Stella Mabry – a stunningly talented 13-year-old singer/songwriter from Owensboro, Kentucky – is this week’s guest on the award-winning PodcastOne series, “The Michael Harrison Interview.” At the tender age of 10, Stella was the victim of school bullying… but she did something about it. She wrote a song as a message to her tormentor titled, “Mean Girl,” and it proved to be a far more effective defense mechanism and diplomatic bridge than a nasty verbal or physical escalation of the problem. The power of music made a huge difference.
Stella’s parents had already recognized their daughter’s musical talent at an early age and gave her lessons and encouragement. But her dad was so taken with the quality of the anti-bullying song that he booked her into a local studio, recorded a rough demo and sent it to his old friend in Los Angeles. That old friend happened to be Les Garland – one of the most plugged in-pop media executives of the past half century – a brilliant radio programmer-turned-innovative-media-entrepreneur who, among his long list of achievements, co-founded MTV.
Garland was so impressed by the song and its back story that he played it for a couple of his buddies in the LA music scene – Sasha Krivtsov and Paul Mirkovich from the famed NBC’s “The Voice” house-band. They loved it and agreed to record it with Stella in the renowned L.A. studio, Sound Factory. With Garland now serving as executive producer, the entire band with instruments in hand was in-studio to record the song as well as a number of other tracks written and performed by Stella. The track “Mean Girl” and its accompanying music video are being released TODAY (8/22). Check it out on YouTube at www.MeanGirlVideo.com.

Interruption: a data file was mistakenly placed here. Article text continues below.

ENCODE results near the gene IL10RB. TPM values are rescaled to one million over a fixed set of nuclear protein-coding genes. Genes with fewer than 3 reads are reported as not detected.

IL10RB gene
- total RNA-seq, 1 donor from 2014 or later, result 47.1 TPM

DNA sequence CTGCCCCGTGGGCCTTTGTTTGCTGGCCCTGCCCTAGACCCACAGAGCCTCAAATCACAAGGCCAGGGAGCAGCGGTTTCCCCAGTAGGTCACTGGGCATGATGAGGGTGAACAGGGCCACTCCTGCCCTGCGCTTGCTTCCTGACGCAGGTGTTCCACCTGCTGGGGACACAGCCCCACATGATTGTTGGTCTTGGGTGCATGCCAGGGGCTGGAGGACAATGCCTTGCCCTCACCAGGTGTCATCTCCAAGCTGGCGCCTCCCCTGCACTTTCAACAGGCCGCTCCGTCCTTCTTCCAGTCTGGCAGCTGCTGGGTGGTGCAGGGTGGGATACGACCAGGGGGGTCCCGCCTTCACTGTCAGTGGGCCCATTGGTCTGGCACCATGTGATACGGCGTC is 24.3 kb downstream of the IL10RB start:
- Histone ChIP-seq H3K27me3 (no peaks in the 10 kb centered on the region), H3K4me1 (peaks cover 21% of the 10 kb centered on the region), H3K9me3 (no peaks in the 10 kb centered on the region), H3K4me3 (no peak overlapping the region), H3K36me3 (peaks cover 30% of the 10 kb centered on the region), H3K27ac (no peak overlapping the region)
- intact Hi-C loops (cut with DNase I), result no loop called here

Michael Harrison says, “Bullying is a major societal cancer with devastating impact. Although with us since the dawn of time – bullying is a worsening problem that torments so many of our children in this era of social media where there’s no relief from taunts, lies and cruelty 24/7 even at home – away from school or the playground. It can lead to depression, unspeakable violence, and teen suicide. I am gratified to be able to interview this young woman about this deeply important topic at such a key point in what could very well become a major musical career. She is authentic, talented and on a meaningful mission. I encourage my colleagues in talk media to book her as a back-to-school guest as soon as possible… before the music media world gobbles her up.” Harrison suggests that interested hosts and producers contact him directly at firstname.lastname@example.org.